A recent decision of the Human Rights Tribunal of Ontario (“HRTO”) serves as a reminder that grounds for discrimination under Ontario’s Human Rights Code (“Code”) are restricted to those enumerated in the Code. Analogous grounds are not prohibited.
In Stukanov v Paypal Canada Inc., 2019 HRTO 386, the HRTO dismissed an application alleging that Paypal discriminated against Canadian residents.
The applicant wanted to close his U.S. dollar account with Paypal and have the account money sent to him in U.S. dollars, either by cheque or by direct deposit into his U.S. dollar account at his Toronto bank.
Paypal, apparently, would not send a cheque to Canada, and would only deposit money into a Canadian dollar account when sending money to a bank located in Canada.
The applicant’s primary allegation was that he cannot receive his Paypal funds in U.S. dollars because he is a Canadian resident. He claimed that this amounted to discrimination on the basis of his place of residence. Although “place of residence” is not an enumerated ground under the Code, the applicant argued that it should be read in as an analogous ground of discrimination based on case law decided under s. 15(1) of the Canadian Charter of Rights and Freedoms (“Charter”).
Although Section 15 of the Charter specifies grounds of discrimination, it introduces the particular grounds with a general prohibition against discrimination. It reads:
“Every individual is equal before and under the law and has the right to the equal protection and equal benefit of the law without discrimination and, in particular, without discrimination based on race, national or ethnic origin, colour, religion, sex, age or mental or physical disability.”
In Andrews v Law Society of British Columbia, 1989 SCC 2, the Supreme Court of Canada held that the general prohibition in Section 15 of the Charter is not exhausted by the enumerated grounds, but may include analogous grounds which may be “read in” to Section 15.
(The Supreme Court stated: “Furthermore, and this is a distinction of more importance, all the Human Rights Acts passed in Canada specifically designate a certain limited number of grounds upon which discrimination is forbidden. Section 15(1) of the Charter is not so limited. The enumerated grounds in s. 15(1) are not exclusive and the limits, if any, on grounds for discrimination which may be established in future cases await definition.”)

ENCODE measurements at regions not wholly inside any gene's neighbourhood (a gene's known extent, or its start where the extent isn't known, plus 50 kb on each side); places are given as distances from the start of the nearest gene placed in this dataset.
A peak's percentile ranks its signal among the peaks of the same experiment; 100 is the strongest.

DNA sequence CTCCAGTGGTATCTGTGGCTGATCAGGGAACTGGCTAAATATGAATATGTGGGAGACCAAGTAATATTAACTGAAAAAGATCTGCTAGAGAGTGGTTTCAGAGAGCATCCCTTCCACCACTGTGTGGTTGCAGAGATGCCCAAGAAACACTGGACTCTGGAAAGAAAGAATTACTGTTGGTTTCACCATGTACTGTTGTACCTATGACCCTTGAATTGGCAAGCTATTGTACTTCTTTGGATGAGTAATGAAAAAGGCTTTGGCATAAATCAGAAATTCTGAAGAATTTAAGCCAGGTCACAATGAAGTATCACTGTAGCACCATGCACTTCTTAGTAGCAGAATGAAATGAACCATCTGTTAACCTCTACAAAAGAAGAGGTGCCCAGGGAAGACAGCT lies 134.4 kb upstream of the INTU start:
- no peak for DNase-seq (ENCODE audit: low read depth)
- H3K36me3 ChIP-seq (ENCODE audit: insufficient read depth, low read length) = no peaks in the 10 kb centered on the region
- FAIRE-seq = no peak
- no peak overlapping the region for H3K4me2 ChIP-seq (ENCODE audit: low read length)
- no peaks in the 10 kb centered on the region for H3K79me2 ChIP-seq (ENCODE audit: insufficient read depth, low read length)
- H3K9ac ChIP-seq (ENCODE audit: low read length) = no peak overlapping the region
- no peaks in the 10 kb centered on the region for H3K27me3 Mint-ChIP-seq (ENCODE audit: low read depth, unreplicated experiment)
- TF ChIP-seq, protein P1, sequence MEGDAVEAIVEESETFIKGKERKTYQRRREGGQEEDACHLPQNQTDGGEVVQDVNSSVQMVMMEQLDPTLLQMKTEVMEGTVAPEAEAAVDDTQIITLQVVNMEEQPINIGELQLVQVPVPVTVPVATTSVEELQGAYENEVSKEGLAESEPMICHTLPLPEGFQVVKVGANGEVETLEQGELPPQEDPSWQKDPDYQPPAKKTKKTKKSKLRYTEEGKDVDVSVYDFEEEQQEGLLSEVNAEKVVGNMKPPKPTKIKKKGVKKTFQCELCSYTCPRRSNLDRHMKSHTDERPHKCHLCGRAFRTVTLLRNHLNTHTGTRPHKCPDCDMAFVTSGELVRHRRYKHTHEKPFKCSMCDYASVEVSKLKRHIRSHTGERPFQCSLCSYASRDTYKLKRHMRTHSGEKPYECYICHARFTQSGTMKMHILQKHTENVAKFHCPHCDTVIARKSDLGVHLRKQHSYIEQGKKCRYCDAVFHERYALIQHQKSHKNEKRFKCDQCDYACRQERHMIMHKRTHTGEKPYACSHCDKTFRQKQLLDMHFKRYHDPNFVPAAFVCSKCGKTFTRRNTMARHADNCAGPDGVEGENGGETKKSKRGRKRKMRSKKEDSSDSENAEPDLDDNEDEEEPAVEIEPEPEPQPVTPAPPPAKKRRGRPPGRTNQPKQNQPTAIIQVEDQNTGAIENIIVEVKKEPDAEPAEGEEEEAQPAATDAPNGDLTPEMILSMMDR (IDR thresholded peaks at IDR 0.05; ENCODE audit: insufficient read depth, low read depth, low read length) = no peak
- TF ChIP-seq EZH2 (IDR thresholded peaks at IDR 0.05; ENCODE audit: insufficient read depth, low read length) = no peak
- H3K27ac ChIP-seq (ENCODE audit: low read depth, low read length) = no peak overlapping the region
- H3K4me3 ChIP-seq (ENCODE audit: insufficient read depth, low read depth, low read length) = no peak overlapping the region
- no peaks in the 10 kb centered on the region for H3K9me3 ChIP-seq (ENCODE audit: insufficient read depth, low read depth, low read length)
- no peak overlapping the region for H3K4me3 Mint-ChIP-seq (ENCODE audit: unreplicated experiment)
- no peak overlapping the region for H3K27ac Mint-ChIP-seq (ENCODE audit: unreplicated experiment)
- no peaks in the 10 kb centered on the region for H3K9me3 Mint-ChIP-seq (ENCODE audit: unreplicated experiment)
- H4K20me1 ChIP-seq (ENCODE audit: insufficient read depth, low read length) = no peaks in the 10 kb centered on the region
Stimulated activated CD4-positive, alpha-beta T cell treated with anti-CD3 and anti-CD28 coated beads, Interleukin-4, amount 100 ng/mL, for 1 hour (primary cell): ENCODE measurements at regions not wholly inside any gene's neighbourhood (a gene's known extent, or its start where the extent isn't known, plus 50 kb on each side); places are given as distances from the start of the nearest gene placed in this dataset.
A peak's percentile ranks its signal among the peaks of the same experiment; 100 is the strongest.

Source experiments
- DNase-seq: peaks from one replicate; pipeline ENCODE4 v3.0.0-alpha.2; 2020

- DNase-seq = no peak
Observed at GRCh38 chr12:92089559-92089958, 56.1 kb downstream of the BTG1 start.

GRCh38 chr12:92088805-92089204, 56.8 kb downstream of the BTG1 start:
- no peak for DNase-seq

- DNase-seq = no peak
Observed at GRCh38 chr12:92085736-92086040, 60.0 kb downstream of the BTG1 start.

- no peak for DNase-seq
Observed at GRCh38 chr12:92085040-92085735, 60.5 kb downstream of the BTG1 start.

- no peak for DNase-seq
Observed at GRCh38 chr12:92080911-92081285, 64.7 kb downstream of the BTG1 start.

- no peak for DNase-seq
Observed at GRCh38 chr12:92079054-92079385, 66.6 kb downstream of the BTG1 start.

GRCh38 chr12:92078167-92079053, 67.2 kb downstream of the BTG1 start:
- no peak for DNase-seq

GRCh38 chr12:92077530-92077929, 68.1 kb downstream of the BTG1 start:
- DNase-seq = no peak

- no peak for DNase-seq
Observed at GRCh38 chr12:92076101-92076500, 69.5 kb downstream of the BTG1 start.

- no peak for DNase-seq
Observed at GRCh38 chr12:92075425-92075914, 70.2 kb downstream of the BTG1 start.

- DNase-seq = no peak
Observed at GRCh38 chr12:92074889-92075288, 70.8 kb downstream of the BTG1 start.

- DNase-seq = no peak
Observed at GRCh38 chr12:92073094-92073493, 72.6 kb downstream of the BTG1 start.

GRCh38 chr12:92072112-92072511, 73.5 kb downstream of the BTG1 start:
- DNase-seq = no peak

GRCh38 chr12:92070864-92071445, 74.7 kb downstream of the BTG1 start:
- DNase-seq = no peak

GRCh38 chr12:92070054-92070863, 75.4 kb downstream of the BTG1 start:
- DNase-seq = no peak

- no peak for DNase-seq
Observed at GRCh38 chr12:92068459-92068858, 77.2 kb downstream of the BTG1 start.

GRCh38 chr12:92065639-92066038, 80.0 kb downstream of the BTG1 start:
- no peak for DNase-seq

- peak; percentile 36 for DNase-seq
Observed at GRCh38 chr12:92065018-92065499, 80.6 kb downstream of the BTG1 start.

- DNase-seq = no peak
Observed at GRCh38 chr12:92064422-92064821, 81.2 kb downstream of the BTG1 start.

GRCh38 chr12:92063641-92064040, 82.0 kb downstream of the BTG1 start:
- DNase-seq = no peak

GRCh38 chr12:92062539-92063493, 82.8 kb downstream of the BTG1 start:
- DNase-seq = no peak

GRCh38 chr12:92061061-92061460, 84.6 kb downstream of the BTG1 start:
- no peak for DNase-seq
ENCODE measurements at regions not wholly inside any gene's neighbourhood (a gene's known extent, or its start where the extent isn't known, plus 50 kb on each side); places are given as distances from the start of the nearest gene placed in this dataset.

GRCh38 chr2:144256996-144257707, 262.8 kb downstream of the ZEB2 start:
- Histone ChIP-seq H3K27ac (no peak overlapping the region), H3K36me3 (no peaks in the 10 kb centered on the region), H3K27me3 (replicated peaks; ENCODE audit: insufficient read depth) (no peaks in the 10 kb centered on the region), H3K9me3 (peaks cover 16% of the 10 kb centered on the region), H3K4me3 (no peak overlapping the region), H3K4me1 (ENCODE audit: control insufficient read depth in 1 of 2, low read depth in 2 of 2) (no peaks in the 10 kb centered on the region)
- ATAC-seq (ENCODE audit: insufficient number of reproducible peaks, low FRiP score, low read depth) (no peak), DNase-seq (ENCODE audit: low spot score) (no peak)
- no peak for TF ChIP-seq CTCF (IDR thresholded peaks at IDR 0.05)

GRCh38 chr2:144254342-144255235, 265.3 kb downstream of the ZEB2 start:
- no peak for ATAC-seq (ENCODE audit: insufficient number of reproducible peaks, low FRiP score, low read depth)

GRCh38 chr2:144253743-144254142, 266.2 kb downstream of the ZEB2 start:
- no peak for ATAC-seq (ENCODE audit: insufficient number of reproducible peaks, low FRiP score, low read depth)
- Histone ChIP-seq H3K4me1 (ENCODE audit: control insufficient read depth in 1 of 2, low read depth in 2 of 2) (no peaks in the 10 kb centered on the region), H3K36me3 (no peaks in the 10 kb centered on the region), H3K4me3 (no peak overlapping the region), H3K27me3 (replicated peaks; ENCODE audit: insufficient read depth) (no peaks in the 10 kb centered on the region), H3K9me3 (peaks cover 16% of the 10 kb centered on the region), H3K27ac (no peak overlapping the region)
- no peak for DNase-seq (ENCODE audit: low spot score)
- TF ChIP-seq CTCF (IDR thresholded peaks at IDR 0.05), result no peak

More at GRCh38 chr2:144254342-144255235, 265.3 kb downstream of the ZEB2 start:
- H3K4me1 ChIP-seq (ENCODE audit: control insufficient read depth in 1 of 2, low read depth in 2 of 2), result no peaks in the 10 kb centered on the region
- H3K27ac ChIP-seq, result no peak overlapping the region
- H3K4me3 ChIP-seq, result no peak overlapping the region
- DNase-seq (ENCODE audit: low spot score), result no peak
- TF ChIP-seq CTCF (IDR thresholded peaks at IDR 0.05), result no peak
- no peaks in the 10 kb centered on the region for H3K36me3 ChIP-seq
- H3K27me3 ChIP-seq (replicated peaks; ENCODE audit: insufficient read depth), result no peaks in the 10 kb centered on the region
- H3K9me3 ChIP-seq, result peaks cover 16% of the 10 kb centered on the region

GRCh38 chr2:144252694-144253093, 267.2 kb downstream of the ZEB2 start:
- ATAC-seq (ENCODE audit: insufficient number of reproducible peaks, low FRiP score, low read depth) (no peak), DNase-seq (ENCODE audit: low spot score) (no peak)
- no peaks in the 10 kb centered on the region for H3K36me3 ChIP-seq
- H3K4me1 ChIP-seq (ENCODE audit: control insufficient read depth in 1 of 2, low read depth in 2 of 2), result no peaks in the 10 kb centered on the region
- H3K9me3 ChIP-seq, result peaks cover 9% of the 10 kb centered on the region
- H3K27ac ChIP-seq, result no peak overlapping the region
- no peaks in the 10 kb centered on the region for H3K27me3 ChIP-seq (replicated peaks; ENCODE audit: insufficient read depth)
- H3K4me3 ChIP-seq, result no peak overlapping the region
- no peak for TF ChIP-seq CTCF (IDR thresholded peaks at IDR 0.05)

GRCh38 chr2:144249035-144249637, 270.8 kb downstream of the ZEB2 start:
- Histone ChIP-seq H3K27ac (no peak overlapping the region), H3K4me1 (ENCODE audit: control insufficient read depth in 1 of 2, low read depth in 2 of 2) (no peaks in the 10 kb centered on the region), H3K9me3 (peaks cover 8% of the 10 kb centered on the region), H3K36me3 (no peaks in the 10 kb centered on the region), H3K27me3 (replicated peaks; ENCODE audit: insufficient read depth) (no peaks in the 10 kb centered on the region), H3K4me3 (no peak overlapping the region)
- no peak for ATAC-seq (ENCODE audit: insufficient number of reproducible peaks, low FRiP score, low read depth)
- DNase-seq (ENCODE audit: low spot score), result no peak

As indicated, Section 1 of the Code does not include a broad general prohibition against discrimination. Rather, it prohibits discrimination in services only with respect to the specifically enumerated grounds in Section 1. It states:
“Every person has a right to equal treatment with respect to services, goods and facilities, without discrimination because of race, ancestry, place of origin, colour, ethnic origin, citizenship, creed, sex, sexual orientation, gender identity, gender expression, age, marital status, family status or disability.”
Ontario’s Code “does not cover every form of discrimination in every circumstance” but rather reflects the choices legislature has made about what forms of discrimination should be prohibited and in which social areas [Pelham v Myrtrak Health Systems, 2009 HRTO 172].
Consequently, “place of residence” is not an enumerated ground and cannot be read in under the Code.
(The applicant also argued that Paypal’s actions amounted to discrimination based on citizenship, as most people who live in Canada are Canadian citizens. The HRTO rejected this argument, holding that it is merely a different way of stating the primary claim of discrimination based on place of residence.)
Accordingly, the HRTO concluded that there was no reasonable prospect of success for the applicant’s allegation of discrimination and dismissed the application on that basis.